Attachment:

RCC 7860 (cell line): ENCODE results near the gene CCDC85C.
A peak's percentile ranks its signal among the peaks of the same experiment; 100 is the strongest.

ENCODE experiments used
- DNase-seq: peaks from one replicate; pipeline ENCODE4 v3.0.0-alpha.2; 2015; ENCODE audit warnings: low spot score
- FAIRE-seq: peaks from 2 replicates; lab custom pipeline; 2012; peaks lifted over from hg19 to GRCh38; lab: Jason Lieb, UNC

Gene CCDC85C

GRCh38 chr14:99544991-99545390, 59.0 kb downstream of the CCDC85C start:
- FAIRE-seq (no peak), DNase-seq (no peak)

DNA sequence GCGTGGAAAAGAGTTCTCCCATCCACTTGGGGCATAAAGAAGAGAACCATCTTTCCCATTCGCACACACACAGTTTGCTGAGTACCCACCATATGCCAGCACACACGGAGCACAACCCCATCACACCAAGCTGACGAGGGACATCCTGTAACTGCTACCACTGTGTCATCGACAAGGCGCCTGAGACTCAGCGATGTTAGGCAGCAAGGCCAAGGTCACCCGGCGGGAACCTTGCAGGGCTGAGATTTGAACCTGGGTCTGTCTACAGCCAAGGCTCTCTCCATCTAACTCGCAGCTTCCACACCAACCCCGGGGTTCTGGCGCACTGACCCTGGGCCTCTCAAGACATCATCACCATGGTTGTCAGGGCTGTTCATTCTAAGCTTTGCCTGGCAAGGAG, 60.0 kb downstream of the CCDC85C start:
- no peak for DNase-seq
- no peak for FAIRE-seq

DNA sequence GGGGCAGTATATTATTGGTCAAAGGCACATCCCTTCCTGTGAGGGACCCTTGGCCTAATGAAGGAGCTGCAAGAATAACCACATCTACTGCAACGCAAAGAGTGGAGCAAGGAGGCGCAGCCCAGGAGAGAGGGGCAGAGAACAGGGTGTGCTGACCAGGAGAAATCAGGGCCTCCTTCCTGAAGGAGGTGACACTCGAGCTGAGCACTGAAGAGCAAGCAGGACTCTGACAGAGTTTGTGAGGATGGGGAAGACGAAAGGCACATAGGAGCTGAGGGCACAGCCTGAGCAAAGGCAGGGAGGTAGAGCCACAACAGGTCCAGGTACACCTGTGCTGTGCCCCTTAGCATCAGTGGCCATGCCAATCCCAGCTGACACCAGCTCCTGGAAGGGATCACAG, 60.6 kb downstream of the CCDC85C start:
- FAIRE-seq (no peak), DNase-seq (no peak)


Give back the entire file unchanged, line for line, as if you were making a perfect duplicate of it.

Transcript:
RCC 7860 (cell line): ENCODE results near the gene CCDC85C.
A peak's percentile ranks its signal among the peaks of the same experiment; 100 is the strongest.

ENCODE experiments used
- DNase-seq: peaks from one replicate; pipeline ENCODE4 v3.0.0-alpha.2; 2015; ENCODE audit warnings: low spot score
- FAIRE-seq: peaks from 2 replicates; lab custom pipeline; 2012; peaks lifted over from hg19 to GRCh38; lab: Jason Lieb, UNC

Gene CCDC85C

GRCh38 chr14:99544991-99545390, 59.0 kb downstream of the CCDC85C start:
- FAIRE-seq (no peak), DNase-seq (no peak)

DNA sequence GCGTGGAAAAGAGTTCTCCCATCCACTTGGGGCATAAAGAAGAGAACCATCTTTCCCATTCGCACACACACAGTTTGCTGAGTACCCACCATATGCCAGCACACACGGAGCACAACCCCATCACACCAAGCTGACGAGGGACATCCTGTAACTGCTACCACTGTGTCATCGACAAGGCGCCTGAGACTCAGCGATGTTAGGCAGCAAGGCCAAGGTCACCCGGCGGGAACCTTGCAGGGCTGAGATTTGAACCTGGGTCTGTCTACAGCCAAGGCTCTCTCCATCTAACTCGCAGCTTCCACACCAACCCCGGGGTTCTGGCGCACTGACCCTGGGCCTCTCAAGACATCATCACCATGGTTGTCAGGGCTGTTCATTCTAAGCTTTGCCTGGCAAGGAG, 60.0 kb downstream of the CCDC85C start:
- no peak for DNase-seq
- no peak for FAIRE-seq

DNA sequence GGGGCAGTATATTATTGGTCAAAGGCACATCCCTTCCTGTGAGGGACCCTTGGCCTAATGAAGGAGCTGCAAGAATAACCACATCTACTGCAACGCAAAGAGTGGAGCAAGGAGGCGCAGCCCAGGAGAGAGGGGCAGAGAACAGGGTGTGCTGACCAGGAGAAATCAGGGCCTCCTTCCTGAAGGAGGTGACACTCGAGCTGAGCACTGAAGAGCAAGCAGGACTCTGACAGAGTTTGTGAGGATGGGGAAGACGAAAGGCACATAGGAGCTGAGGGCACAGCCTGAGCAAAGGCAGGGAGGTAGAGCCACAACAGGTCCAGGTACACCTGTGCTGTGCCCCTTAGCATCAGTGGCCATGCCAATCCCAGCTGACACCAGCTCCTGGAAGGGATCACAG, 60.6 kb downstream of the CCDC85C start:
- FAIRE-seq (no peak), DNase-seq (no peak)